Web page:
Hidden health crisis on college campuses

Caroline Clayton 
News Editor 

EatingEating disorders are known as a hidden health crisis on campuses and affect millions of students. Chances are someone you know is dealing with one.

According to anad.org, 30 million people of all ages and genders suffer from eating disorders, such as anorexia, bulimia, or binge eating. This week (Feb. 21-27) is National Eating Disorder Awareness week and it is important to know the facts of these terrible diseases.

Eating disorders affect people of all ages, but have become a serious problem on college campuses everywhere. According to anad.org, 91 percent of women they surveyed from a college campus had attempted to control their weight through dieting

Eating disorders have the highest mortality rate of any mental disorder and, of those with eating disorders, 50 percent meet the criteria for depression, according to anad.org.

Andrea Cheatle, a sophomore attending Penn State University has been dealing with an eating disorder since the 10 grade. Cheatle states that she always had bad eating habits, but, by the end of her sophomore year in high school, she started to drastically lose weight and that’s when it became very serious.

“I knew I had a problem and knew it wasn’t normal, I just didn’t want to tell anyone because I didn’t want anyone to tell me to stop. I thought that by the time anyone noticed I had a problem, I would be gone,” said Cheatle.

In the summer of 2012, Cheatle’s mom started to notice her weight loss and mentioned it to her. “My mom and I fought a lot that summer because I wouldn’t admit to anyone that I had a problem; I couldn’t admit it,” she stated.

Back in October of 2015, Cheatle dropped out of her first semester at Penn State and spent four weeks at The Renfrew Center in Philadelphia, where they specialize in helping those who are dealing with an eating disorder.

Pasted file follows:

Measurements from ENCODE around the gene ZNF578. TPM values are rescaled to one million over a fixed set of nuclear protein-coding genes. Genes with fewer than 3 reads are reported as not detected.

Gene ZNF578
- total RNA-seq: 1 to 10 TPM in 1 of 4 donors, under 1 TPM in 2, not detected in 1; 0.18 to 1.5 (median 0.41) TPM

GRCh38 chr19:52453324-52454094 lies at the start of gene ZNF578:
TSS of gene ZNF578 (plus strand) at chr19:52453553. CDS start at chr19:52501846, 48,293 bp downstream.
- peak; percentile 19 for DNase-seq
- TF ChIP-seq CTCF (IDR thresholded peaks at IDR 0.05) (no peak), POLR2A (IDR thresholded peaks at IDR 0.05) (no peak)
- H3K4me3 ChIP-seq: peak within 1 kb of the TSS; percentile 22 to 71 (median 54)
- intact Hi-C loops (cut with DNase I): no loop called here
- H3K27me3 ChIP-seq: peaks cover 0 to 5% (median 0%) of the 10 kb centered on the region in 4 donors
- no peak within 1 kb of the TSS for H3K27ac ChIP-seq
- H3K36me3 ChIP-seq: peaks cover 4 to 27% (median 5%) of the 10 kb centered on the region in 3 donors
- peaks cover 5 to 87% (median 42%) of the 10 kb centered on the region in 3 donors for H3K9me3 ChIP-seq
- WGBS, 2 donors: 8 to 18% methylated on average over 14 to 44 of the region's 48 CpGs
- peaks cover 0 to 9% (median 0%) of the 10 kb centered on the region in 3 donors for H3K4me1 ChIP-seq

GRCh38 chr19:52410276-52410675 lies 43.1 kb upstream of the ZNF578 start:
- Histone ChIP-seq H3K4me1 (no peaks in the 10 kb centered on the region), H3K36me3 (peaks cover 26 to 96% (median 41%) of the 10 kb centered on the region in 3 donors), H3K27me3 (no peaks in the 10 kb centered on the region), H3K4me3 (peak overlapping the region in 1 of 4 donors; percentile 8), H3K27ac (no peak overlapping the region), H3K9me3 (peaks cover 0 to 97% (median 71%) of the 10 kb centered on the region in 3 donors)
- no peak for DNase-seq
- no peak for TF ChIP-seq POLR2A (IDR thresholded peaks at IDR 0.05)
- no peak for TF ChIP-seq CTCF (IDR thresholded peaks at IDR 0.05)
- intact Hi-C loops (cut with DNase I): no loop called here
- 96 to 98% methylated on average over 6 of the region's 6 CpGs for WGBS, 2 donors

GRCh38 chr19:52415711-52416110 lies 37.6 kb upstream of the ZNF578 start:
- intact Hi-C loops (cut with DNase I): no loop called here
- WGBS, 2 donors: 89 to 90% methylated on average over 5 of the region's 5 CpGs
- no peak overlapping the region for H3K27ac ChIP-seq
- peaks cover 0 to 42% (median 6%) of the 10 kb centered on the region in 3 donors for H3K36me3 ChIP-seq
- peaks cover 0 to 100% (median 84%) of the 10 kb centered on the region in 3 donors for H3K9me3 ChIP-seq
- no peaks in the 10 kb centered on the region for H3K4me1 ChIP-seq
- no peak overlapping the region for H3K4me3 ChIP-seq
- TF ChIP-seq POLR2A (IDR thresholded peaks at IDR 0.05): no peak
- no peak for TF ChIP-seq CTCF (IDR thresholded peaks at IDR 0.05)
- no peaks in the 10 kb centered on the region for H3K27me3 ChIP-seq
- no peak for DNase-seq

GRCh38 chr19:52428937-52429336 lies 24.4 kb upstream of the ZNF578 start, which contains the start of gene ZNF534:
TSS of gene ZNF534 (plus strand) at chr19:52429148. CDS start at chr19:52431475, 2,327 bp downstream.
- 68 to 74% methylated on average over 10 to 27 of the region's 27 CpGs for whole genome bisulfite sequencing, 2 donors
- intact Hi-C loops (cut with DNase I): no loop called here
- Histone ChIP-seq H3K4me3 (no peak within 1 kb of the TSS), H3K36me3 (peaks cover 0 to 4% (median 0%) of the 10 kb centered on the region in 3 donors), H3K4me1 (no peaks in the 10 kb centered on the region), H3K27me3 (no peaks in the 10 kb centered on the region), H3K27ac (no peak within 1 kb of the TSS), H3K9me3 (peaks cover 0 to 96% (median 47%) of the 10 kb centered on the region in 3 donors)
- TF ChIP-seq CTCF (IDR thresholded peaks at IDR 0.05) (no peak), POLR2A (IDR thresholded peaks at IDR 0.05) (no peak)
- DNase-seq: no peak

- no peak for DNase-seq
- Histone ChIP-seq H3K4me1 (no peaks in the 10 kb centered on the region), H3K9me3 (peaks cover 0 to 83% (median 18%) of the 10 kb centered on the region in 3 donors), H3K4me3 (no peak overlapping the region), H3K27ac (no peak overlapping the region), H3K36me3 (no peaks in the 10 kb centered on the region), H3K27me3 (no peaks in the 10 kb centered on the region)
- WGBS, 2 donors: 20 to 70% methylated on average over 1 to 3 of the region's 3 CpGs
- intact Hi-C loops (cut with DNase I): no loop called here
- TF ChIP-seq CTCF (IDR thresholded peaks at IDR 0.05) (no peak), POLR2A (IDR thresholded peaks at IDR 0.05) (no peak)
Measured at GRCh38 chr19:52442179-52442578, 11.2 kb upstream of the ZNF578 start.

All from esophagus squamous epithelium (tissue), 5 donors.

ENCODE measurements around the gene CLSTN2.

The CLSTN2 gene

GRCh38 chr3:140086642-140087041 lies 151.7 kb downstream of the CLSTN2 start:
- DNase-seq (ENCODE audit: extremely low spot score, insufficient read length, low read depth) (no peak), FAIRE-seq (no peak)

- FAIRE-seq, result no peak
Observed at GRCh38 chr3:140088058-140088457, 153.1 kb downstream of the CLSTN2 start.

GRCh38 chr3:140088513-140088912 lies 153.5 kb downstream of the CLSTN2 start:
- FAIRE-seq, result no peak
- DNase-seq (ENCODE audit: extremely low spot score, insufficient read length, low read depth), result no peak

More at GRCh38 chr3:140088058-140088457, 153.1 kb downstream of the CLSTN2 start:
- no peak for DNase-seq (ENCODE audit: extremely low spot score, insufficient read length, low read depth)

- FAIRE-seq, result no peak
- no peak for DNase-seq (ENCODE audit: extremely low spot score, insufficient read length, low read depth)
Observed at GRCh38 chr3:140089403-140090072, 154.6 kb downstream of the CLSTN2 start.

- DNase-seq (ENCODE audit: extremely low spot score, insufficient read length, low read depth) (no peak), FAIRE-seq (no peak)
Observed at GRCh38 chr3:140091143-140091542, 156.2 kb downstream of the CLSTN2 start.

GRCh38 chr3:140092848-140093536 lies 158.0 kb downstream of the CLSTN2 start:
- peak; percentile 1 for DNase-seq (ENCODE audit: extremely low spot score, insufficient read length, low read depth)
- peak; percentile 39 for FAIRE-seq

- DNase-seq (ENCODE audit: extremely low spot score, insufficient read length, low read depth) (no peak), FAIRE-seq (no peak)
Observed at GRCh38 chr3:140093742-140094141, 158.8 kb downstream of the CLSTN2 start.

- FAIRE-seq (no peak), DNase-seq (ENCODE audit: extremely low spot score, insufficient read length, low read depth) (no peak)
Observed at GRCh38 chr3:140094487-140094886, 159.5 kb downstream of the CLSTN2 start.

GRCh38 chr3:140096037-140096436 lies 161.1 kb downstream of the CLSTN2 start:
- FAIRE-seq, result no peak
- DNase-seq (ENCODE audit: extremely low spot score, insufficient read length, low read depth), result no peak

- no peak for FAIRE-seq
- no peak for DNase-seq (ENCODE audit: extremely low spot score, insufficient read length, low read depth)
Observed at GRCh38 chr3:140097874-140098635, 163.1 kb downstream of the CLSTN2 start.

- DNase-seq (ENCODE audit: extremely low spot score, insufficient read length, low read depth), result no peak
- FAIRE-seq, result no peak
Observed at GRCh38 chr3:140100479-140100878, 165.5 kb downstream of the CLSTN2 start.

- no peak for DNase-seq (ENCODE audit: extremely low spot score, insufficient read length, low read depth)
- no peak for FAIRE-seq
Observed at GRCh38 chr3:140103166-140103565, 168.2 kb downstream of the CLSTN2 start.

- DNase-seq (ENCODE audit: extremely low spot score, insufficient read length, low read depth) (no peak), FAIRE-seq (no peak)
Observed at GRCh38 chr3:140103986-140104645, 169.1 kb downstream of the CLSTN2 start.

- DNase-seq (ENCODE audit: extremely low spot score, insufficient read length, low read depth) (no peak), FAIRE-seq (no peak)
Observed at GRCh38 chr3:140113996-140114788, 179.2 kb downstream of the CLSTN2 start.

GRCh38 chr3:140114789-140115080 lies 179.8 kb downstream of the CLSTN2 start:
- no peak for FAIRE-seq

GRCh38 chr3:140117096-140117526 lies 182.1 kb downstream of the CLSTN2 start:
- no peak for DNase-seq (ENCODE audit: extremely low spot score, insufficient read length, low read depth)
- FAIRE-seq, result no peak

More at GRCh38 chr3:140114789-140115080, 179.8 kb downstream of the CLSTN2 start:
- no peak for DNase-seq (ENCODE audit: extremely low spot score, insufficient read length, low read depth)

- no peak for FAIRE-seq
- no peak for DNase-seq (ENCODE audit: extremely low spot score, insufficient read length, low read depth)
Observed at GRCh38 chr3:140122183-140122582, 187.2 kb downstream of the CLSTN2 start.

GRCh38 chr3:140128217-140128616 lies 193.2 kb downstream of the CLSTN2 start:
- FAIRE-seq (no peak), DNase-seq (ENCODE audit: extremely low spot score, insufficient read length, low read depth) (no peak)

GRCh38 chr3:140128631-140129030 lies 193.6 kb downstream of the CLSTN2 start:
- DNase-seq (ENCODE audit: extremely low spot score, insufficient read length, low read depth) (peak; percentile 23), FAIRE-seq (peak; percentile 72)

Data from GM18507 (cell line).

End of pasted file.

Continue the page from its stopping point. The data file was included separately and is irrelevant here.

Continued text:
“Being there was really eye opening for me, every morning we had to get blood taken and get our heart rate checked and when I noticed that my heart rate was so low it really made me more aware of what I was doing to my body.” said Cheatle.

At Renfrew, they have therapy groups with others who are going through the same thing as well as family therapy groups where family members can come and talk with you about what is going on.

Cheatle said, “I still keep in touch with all the girls I met when I was there. It is great support to talk to someone who is going through the same thing as you and it lets you know you’re not alone.”

There is a very likely chance that one of your loved ones, whether it be a parent, a sibling, a friend or a significant other, has an eating disorder. If you want to know what you can do to help them just be supportive and be there for them.

“My friends were very supportive when I told them, but they were also scared because they knew they couldn’t help or do anything, which made it frustrating for both of us because they can’t fix it, I just needed them to be there for me,” said Cheatle.

Cheatle has been dealing with this by surrounding herself with only positivity and she cuts out  anything bringing her down immediately, mentioning the fact that it took her a very long time to start doing this. She has also, just recently, tried to be more open with people about everything and reaching out to others.

To those who are struggling with an eating disorder, or don’t know if they have one or not, Cheatle says “Reach out to somebody you trust. Don’t isolate yourself because it will only make you worse. Knowing you have people around you is the most important thing.”

To learn more about eating disorders and how you can help please visit nationaleatingdisorders.org

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